I just know this one's gonna catch a lot of flack...
Secret Agent Man
Back Stage Columnist
Great article! And not as negative as I expected actually.
Been a fan of Louis CK for years, from his short films and comedy. Glad he has broken through at 44 (or actually 42 or 43 when he made the show...).
Louis is quite amazing. I thought the Lincoln parody of his show with him on SNL was pretty clever--favorite scene was with the wife and the theater tickets.
I also like the Charles Grodin quote.
signed, a person living a happy useful life.
I'll admit...i didn't like where that article seemed to be going at first. :-)
I've noticed a lot of older actors that are happy doing costars....happy being background!...I think it's up to the individual's definition of success/progress.
(sure..those folks are usually the ones in retirement...but you get my point).
I don't think the point was if you're still happy doing co-stars/background work when you're older. It's if you can provide for your family while still doing co-stars/background work...
I love acting, I'll do it for a long time. But I am working for a few other passions of mine at the same time, because like SAM said, you never know what will happen. Might get married and have kids in two years. Might need a better source of income. Hehe.
Great BenC. My impression is that SAM was saying if you do a 5yr look-back and aren't making the progress...getting bigger better roles...then you should consider giving up acting.
I also see what you're saying....you're saying he means if you are looking to have your acting provide security for your family...yet you aren't making the progress, then you should rethink it.
I believe we're both right BenC.
I think the important thing to realize, for actors of any age, is that if you're not in it because you love doing it, you're very likely to be disappointed. Some people have become actors AFTER years in more "practical" professions - because they loved it. Because struggling day to day with moments of doing what you really love can outweigh working securely at a stultifying job.
All this changes of course if you have a family to support. Supposedly when Robert Frost's wife was dying, long after he was successful, he begged her to forgive him for all the years of struggle his being a poet had brought them.
But whether you should give up in one sense depends on a question to ask at any age: are you doing this because you love it or because you want the things (fame, money, etc.) you sometimes see come with it?
If it's the latter, odds are you're wasting your time anyway.
author of "Acting In Hollywood: A Newcomer's Guide"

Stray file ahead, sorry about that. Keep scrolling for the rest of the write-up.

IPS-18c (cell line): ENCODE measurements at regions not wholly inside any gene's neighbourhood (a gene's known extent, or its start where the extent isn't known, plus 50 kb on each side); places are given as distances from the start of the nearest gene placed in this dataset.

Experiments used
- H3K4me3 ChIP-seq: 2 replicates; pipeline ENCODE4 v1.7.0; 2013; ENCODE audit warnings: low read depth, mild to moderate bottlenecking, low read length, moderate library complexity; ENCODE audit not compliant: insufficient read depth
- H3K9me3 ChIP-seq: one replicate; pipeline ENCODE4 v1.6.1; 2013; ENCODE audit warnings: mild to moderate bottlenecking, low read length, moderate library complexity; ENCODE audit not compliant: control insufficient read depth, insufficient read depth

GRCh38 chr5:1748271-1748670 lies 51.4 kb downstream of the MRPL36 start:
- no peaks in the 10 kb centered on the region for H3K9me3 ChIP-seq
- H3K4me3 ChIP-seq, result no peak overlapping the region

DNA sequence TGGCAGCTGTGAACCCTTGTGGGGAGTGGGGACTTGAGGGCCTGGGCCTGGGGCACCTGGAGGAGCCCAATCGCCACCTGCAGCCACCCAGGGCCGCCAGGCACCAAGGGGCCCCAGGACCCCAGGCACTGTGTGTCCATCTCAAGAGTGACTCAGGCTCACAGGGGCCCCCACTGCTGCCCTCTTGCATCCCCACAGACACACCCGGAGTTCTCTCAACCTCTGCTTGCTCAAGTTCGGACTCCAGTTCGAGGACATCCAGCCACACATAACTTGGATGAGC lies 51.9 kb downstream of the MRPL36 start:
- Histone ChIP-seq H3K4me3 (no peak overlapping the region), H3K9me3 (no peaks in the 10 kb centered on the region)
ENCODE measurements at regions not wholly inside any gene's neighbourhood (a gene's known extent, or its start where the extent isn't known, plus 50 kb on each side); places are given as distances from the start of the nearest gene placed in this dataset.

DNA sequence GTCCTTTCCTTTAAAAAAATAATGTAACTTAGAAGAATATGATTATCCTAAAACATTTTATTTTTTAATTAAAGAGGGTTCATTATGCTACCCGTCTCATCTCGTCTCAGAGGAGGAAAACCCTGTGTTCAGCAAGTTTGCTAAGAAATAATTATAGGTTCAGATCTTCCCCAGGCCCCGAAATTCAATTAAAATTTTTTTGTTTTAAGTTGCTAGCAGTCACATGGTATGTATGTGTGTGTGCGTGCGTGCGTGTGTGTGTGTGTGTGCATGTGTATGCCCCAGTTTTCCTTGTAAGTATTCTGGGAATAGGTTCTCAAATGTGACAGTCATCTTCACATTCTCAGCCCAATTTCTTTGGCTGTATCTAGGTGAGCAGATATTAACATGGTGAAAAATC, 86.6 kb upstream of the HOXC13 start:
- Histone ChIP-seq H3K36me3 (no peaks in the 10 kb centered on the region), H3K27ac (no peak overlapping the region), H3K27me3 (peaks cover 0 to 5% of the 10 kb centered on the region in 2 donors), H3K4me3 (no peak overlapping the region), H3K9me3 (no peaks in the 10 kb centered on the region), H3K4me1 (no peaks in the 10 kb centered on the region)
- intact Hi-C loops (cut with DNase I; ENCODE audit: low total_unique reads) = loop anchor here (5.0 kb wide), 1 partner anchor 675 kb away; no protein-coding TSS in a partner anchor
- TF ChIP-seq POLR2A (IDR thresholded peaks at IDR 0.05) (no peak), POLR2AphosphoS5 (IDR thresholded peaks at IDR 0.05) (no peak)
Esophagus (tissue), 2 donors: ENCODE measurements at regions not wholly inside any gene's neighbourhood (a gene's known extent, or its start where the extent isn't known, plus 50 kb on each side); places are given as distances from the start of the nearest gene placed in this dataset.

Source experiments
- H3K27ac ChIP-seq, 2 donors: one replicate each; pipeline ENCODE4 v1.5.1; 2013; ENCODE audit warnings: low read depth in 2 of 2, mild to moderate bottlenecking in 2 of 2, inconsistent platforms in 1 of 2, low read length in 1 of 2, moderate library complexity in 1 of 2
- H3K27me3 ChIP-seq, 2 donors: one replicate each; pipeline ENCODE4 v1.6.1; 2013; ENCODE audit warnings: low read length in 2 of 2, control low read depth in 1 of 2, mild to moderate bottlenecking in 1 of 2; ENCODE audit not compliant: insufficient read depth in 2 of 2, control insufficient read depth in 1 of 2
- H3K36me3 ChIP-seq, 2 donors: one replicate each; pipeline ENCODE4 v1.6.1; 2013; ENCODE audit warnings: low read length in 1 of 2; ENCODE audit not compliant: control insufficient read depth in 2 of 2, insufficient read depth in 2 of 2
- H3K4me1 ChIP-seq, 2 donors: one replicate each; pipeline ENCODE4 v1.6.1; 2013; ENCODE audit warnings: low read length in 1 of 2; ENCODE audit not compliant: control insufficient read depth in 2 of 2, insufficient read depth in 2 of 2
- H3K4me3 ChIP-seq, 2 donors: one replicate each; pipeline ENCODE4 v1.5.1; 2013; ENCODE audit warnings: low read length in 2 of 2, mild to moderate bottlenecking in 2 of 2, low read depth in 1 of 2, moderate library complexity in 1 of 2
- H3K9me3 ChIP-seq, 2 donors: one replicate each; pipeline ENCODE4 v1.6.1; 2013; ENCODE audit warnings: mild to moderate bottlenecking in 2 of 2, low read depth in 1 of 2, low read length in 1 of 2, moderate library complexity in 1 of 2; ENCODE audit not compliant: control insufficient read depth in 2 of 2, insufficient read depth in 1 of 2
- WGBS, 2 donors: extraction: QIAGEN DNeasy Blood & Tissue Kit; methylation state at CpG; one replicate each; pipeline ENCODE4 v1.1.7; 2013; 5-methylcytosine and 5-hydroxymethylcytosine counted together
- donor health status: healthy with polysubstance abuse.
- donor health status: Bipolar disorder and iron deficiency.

Glen, that was AWESOME.
Of course, Merrick, I didn't mean any disrespect. This is very subjective and dependent on the person. What I said was just my own opinion of my own situation.
The Grodin quote is awesome.
I read the topic. My answer is when I die... I can't give up my first love passion. I give up everything to keep doing it!
I really started my acting and really getting serious when I turn 40. I am dead serious I am going to do everything in my power to move forward. If I have to do three part time jobs and pay MY own health insurance and live check by check when I become 65 years old go after my acting... I will and nothing will stop me unless I am hospitalized...Still I got my brain and lungs and I will do whatever I can do, With a will, faith, belief that I can do it. I can do it.
I really love this column because it gives clear, practical advice. We've had so many discussions about this topic on the board, and it's always been purely about the emotional aspect - following your dream vs. wanting to have financial security or a family etc.
This column adds a really helpful bit of advice about evaluating every five years where you are and whether your career is progressing. It makes so much sense, because five years is enough time to see if you're making ANY progress. And if you do that twice, that's 10 years. It doesn't mean you expect to be a big star in 10 years, but if you're making NO headway whatsoever in 10 years, still doing nothing but student films and not having an agent etc., it might be time to re-evaluate your career.
And it doesn't mean you HAVE to quit either! It's always going to be a very personal decision that's different from person to person. But it's one useful gauge.
And conversely, for the actor who's been working at it for a long time and getting discouraged - not wanting to give up, but starting to wonder if it's worth it - I think it could be really energizing to look back at the last five years and see the progress that HAS been made, step by step.
It's just a really good reality check, I think - a useful tool to add to the usual "But how do you FEEL about it?"
Really enjoyed the new column.
|Powered by Social Strata|